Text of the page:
I used to live in a village that broadcast its board meetings. While the discussion of whether or not to approve the minutes was hardly on a par with NCIS, most citizens were interested in the new businesses that were coming to town, what the mayor had planned for the 4th of July celebration, and how the budget looked. We felt knowledgeable and it was one of the few times I went into the voting booth knowing exactly who stood for what because I had seen how they voted.
A few years ago, I moved to a town that does not televise its meetings. Periodically there are articles in the local paper questioning that and the excuse is always the same - there's no money in the budget for it. This was the justification even when the village was rolling in dough during the height of the real estate bubble.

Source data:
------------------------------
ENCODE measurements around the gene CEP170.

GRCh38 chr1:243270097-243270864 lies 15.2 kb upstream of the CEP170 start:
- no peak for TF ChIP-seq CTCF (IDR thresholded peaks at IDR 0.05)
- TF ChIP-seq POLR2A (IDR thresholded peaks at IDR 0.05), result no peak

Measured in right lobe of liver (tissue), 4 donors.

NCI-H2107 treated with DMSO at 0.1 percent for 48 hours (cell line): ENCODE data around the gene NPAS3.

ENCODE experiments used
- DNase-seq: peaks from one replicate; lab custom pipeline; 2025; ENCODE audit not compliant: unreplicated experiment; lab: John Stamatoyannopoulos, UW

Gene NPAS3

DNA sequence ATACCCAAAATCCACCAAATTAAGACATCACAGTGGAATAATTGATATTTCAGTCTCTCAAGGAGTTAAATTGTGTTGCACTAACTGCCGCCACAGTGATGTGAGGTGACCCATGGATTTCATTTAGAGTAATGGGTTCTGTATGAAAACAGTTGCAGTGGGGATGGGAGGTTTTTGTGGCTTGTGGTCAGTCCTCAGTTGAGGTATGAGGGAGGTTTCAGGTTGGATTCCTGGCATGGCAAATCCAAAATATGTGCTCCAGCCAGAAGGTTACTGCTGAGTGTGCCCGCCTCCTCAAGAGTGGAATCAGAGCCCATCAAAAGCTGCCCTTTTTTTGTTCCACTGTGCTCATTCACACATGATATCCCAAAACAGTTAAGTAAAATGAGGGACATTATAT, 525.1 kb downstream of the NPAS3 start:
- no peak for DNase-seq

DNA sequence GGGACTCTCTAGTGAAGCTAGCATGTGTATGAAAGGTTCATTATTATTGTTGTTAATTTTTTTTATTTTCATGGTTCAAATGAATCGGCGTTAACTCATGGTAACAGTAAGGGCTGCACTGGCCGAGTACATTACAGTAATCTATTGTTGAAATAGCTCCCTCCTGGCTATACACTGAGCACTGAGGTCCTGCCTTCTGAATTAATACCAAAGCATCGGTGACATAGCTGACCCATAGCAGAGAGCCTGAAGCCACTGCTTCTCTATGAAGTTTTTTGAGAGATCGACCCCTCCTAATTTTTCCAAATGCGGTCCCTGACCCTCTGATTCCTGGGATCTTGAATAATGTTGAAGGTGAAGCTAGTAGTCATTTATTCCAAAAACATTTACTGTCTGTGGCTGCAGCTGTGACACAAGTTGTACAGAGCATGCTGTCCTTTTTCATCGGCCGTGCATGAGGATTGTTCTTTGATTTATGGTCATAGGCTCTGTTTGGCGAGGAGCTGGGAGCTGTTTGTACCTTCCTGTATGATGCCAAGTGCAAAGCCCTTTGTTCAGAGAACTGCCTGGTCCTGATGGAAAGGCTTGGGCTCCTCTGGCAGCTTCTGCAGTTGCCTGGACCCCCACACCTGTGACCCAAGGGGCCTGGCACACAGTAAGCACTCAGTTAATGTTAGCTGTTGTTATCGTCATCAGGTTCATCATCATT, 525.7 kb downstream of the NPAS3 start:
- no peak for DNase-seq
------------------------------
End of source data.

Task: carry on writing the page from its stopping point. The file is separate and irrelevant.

I have to wonder why those in charge of our town feel that televising the board meetings is unimportant. Or perhaps I don't need to speculate at all. When it comes to local politics, the less said, the better? No doubt, the village trustees fear what the citizens might hear in an unguarded and heated discussion moment.
We all assume business is conducted at the meetings but possibly they spend an hour or two playing bridge. Who's to know?
Good communication in government has nothing to do with politics. It is about fostering a sense of community. Residents want to know what's going on and that's getting harder and harder. In an age when local news comes from foreign writers (see my post from July 5 - Local News from Faraway Places), televised village meetings are more important than ever.
So my fingers are crossed that things will change and in the meantime, my neighbors and I keep guessing about what's going on behind those closed doors.